I am just standing around — Minding my own business

And suddenly

My face. My name.

My bookcover.

I’m a speaker at Husker Harvest Days.

 Uh…what is (are?) Husker Harvest Days?

 Well, there’s actual corn. They actually harvest it. With combines and tractors and there’s irrigation equipment and ATVs. It’s a demonstration of what’s coolest and newest and best in farm equipment.

A trade show. For farmers and ranchers.

Estimated attendance? Oh……..

100,000 people!




I swear they tricked me.

I love writing. Duh, I’m a writer. I have been told that, in writing, I appear to be quite amusing and confident and even (on a good and lucky day) skilled at expressing myself with the written work. 

But ummmmmmmmmm Public speaking?

Not so much.

My daughter was on the Speech Team in High School. She had a T-shirt that said:

We do for fun……….

What most people fear more than death.

This comes from a survey done listing people’s top ten fears.

1. Public Speaking

2. Death

I completely get this. I HATE public speaking. I am no good at it. And here’s the real reason I hate public speaking…because it drives me crazy before and after I speak…for YEARS.

Not DURING so much…or at least the DURING is over quickly. Before and after I am HAUNTED.

Twenty-seven years from now…sitting in a nursing home…I’ll have a sleepless night…and I’ll lay there and think, “Why did I make that stupid lame joke at Husker Harvest Days in 2008? Why? Why? Why?

So anyway, I’m speaking at Husker Harvest Days next week. I know this because it appeared in Nebraska Farmer Magazine.

(If you go to this link, you’ll see that YEP, there I am. There’s my book cover. YIKES) It also says what I’m gonna talk about. That’s good because I had no idea. I looked at what I’m supposed to talk about. Okay, I can talk about that stuff. I made notes.

I knew I was invited to go. I knew I had a booth. I even knew I’d have a turn ‘presenting’ something. I visualized about one hundred people all doing this ‘presenting’ at the same time…kinda Home Shopping Network Rural Nebraska style. Honestly I didn’t visualize it at all because if I start visualizing I kick off the pre-public speaking instant replay-worst case scenario-obsessive compulsive-insomnia-madness. So, because I have raised denial to an artform, I hadn’t given it much thought and had no idea what to expect, I’ve never been to Husker Harvest Days before.

Then The Nebraska Farmer Magazine comes out with my book cover and me…along with FIVE OTHERS…only five. What about one hundred? Where’d they all go? I mean sure, I only made that number up in my head, but still………..

Five of us giving daily presentations. I get the 1 – 2 p.m. hour.

An HOUR? I can’t talk for an hour?

I am so DOOMED.

I believe it is fair to say I have a God given gift for the written word.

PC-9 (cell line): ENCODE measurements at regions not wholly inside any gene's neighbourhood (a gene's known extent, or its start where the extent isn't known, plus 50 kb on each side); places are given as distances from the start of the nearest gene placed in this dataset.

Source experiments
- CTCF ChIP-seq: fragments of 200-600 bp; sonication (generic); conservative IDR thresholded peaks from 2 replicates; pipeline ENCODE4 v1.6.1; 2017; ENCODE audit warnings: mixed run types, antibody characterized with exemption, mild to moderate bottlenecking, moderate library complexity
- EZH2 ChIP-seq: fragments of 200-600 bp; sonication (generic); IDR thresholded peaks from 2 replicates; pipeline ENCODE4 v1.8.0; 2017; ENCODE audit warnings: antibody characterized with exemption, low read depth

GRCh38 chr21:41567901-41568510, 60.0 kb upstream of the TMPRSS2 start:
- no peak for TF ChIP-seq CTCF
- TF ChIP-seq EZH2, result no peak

Getting up in front of a crowd to speak.

Not so much.

So, anybody here like to give speeches?

Anybody ever embarrass themselves in front of a crowd?

I’m trying to be light-hearted about this, but honestly I’m just sick to my stomach. I am terrified. A little weepy. I may possibly be having a heart attack. But probably not. I’ve lived quite a while and I’m not all that lucky. So no reason to hope I’ll get lucky now and end up in an ICU until Husker Harvest Days are over

Consider for a moment your average sit-com.

About ten times a season they run a script of the main character being humiliated in front of a room full of people. There’s a reason for this.


It’s my turn. Next week. At Husker Harvest Days.

If I survive, you may hear how it went.

Or not, I’m working on the other end of denial, forgetting it after it happens.

          FYI, that picture right there on the left? A Corn Husker. A weird leather and metal device strapped on the hand of a person who is husking corn. There’s a contest, fastest corn husker. There is also a display of combines. Prices run around $200,000. The newer, flashier Corn Husker.



click to purchase


Website | + posts

Author of Romantic Comedy...with Cowboys including the bestselling Kincaid Brides Series

48 thoughts on “HUSKER HARVEST DAYS???”

  1. Mary, Wow! You are really making a name for yourself here in Nebraska. You’ve become a fresh voice, and what great promo for your books! Loved the program and how big your cover is. Congratulations!

    I truly envy people who can get in front of a crowd and speak as easily as if they were talking to their mothers. You’ll be fine! Sometimes the anticipation is worse than actually being up there, so you go girl! And let us know how it went!

  2. It’s so funny to think about all the anxiety and insomnia (well not funny really), because you always project an aura of calm. I think that’s where I get the inner monologue…..
    😉 But we both know I have no trouble sleeping….

  3. Wow! Can you imagine husking every ear of corn with that hand held thing??? How long ago did they use that type of equipment?